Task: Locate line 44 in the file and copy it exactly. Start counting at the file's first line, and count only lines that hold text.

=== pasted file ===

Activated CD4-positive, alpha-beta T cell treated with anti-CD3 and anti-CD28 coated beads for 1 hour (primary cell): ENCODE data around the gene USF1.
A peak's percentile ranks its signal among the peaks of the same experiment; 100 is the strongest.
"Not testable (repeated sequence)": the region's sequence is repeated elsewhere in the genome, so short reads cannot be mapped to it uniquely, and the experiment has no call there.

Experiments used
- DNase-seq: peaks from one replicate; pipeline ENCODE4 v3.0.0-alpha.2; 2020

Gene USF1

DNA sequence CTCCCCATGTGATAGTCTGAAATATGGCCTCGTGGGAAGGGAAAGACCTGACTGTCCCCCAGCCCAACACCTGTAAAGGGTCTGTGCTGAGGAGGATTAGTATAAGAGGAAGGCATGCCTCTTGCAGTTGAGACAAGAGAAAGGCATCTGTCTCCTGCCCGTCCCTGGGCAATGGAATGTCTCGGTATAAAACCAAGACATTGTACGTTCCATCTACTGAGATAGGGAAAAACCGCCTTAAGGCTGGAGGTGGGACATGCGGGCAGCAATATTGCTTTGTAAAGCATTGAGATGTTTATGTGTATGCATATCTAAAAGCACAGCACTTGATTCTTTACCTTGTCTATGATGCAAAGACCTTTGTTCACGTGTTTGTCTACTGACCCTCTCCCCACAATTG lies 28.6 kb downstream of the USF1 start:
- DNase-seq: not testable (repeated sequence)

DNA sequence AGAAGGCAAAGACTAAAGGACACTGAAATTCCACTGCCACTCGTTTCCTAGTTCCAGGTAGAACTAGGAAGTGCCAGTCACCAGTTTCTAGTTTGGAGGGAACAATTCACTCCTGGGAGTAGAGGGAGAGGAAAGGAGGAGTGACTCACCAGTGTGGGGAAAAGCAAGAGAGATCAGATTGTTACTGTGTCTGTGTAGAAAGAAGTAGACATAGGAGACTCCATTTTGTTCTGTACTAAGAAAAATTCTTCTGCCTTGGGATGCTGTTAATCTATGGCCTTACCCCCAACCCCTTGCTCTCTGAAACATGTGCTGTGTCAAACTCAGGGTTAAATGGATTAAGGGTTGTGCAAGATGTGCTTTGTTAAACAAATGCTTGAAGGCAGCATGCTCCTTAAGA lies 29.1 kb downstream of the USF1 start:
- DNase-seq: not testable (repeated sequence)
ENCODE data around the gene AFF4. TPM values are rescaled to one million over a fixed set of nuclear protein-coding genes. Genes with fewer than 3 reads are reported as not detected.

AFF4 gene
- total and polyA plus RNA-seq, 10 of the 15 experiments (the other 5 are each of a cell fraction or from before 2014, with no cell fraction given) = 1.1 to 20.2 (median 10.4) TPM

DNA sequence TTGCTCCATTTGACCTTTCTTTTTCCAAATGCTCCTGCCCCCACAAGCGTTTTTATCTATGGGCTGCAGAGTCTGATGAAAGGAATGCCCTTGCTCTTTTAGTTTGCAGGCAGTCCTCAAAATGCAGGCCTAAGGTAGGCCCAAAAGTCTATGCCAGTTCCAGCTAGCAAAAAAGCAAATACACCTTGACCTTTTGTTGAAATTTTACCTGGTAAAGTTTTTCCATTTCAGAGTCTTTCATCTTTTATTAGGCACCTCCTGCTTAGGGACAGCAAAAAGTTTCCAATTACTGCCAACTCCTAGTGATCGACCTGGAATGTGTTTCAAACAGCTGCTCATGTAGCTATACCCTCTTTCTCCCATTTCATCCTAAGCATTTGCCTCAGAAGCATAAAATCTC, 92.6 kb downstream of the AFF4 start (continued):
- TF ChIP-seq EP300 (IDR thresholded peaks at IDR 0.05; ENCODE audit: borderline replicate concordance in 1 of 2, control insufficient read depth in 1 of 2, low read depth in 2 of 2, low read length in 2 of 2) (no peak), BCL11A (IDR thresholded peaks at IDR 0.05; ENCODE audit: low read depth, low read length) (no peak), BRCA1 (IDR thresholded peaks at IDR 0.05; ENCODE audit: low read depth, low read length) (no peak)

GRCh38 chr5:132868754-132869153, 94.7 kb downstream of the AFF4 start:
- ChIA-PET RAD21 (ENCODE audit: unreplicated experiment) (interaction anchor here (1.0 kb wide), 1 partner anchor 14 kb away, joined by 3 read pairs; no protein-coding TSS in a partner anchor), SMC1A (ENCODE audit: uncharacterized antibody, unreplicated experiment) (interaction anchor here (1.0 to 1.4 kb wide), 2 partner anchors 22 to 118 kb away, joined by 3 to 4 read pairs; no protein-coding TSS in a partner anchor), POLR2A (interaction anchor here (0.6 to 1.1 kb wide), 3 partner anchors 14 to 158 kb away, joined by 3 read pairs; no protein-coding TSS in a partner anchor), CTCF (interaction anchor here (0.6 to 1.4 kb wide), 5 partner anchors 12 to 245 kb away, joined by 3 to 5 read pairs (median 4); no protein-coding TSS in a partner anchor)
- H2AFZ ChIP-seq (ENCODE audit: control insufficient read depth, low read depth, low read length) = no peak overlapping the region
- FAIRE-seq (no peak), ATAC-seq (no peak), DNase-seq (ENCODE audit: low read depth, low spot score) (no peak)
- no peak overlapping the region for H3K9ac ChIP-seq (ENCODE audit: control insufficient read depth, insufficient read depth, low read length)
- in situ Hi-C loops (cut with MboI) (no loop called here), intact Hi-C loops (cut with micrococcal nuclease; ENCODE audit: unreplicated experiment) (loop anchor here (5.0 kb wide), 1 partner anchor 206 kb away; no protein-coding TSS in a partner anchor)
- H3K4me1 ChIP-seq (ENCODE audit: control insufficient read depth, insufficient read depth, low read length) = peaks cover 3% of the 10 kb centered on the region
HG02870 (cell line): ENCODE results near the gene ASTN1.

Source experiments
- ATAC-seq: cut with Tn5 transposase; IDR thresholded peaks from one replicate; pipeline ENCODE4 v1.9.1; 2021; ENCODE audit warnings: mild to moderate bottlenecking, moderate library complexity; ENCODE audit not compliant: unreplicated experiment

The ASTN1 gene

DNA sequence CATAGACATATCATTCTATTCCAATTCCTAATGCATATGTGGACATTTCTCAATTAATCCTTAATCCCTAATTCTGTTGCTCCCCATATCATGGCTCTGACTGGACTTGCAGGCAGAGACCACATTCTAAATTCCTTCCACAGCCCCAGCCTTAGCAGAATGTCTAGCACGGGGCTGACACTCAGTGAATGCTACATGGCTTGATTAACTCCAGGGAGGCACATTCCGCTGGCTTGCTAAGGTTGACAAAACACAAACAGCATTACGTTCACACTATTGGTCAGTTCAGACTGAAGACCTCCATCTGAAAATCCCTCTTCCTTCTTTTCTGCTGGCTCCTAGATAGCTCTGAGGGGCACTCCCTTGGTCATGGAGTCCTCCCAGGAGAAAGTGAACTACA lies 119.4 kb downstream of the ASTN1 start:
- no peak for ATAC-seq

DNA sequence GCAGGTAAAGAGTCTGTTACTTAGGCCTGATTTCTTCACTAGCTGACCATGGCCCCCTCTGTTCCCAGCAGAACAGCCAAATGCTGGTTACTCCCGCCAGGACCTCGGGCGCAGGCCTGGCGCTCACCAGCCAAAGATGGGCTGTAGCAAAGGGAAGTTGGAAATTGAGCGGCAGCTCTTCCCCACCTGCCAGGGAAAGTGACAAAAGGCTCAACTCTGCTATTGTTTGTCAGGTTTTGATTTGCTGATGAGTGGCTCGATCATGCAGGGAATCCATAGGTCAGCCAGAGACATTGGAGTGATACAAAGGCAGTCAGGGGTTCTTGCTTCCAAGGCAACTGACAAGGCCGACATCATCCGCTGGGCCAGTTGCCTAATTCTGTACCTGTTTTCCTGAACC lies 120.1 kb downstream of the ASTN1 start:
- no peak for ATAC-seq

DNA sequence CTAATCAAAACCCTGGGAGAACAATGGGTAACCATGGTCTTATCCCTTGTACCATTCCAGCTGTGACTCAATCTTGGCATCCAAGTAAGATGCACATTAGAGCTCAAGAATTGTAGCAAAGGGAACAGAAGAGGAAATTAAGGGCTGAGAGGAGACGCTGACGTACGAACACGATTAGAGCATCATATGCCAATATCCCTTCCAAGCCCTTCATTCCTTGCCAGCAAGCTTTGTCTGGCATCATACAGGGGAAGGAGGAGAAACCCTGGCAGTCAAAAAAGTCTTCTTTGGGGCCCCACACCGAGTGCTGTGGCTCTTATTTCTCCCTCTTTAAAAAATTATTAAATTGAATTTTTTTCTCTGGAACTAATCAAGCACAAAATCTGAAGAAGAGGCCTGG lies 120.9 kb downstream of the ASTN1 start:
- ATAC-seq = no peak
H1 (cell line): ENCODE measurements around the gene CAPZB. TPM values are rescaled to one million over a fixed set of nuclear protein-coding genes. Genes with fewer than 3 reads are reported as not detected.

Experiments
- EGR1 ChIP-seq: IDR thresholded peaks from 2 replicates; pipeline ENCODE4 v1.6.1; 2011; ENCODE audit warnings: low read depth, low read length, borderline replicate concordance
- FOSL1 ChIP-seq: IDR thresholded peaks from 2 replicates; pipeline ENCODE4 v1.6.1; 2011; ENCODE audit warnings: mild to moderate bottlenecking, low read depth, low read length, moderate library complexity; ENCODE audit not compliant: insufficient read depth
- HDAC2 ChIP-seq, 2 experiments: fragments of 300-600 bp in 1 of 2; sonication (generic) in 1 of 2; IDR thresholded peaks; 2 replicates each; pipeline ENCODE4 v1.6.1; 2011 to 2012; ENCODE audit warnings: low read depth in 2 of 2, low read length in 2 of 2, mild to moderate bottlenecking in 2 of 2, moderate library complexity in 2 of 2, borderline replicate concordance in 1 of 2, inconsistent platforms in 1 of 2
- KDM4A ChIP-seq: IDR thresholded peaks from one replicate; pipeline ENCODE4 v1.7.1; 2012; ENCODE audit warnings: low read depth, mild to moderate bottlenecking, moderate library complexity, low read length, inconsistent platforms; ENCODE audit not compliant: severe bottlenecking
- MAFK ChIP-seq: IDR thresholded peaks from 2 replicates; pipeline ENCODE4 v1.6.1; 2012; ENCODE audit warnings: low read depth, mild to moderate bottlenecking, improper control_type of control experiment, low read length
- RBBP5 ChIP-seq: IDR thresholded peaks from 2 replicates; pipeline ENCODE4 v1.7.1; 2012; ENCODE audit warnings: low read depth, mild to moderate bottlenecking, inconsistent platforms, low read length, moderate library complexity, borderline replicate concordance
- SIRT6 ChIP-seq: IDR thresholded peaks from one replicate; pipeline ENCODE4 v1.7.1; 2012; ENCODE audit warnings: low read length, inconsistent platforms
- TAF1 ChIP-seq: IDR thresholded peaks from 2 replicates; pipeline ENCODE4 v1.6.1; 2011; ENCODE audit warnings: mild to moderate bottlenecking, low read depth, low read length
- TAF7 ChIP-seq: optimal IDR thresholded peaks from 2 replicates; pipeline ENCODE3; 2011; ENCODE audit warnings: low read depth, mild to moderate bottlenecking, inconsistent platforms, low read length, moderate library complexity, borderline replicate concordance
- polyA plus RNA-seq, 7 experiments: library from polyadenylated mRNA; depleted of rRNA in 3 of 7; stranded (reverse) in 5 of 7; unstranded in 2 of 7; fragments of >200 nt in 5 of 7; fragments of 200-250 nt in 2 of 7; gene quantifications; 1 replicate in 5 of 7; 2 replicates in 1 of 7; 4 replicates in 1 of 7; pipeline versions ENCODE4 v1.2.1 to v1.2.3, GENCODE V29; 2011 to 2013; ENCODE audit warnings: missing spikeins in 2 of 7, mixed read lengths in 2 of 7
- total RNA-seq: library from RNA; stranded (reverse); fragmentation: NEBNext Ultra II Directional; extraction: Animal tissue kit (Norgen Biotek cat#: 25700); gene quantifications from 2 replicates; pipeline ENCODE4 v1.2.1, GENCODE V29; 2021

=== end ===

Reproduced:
- polyA plus RNA-seq, 7 experiments: library from polyadenylated mRNA; depleted of rRNA in 3 of 7; stranded (reverse) in 5 of 7; unstranded in 2 of 7; fragments of >200 nt in 5 of 7; fragments of 200-250 nt in 2 of 7; gene quantifications; 1 replicate in 5 of 7; 2 replicates in 1 of 7; 4 replicates in 1 of 7; pipeline versions ENCODE4 v1.2.1 to v1.2.3, GENCODE V29; 2011 to 2013; ENCODE audit warnings: missing spikeins in 2 of 7, mixed read lengths in 2 of 7